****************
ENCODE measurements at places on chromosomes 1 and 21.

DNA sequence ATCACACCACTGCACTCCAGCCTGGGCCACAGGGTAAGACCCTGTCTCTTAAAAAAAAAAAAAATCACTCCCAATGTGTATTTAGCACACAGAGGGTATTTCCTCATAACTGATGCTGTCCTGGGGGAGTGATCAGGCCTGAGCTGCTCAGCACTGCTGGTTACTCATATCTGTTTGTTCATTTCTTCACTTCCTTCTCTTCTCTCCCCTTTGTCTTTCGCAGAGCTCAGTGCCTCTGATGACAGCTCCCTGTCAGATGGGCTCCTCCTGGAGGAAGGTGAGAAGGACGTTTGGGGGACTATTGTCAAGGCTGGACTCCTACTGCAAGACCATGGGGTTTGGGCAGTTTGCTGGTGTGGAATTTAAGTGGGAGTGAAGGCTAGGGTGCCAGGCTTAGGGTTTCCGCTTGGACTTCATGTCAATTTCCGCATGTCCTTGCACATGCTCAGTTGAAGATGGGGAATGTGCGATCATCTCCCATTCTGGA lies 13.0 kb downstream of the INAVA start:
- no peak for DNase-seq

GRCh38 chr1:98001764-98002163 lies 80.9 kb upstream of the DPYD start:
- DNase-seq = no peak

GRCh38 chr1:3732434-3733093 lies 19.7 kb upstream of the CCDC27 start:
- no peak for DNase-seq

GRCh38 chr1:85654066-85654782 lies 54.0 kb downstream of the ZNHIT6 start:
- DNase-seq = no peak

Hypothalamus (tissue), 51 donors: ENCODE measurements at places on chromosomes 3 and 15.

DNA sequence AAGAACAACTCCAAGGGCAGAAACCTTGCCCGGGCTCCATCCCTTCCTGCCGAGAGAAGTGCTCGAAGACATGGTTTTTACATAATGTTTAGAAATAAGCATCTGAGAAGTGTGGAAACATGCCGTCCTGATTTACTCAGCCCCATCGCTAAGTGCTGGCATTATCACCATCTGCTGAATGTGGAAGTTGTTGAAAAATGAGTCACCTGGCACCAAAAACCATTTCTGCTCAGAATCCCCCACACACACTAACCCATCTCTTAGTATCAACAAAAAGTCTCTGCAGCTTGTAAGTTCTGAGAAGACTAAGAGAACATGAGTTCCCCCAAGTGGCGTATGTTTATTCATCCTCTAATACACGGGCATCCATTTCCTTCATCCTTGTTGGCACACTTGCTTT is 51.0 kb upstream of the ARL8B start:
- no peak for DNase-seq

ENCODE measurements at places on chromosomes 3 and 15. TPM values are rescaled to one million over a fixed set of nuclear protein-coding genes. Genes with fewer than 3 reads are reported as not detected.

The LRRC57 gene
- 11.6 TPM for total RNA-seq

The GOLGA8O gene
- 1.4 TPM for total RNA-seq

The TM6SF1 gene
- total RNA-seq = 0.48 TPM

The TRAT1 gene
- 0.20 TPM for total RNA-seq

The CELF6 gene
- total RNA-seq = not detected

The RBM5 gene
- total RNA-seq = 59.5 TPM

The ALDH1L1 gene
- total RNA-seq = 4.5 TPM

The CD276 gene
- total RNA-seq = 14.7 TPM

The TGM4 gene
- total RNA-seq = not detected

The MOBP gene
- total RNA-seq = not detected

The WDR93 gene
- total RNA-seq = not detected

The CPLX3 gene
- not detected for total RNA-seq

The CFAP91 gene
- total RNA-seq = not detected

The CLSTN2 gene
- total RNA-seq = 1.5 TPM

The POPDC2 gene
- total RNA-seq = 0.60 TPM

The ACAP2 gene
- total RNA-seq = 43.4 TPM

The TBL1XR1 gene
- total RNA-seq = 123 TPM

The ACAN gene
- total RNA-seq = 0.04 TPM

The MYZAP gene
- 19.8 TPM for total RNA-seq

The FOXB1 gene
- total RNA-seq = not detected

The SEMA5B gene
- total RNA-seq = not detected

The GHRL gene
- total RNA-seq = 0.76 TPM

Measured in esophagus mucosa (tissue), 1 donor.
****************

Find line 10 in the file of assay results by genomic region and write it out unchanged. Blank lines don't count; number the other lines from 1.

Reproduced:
Hypothalamus (tissue), 51 donors: ENCODE measurements at places on chromosomes 3 and 15.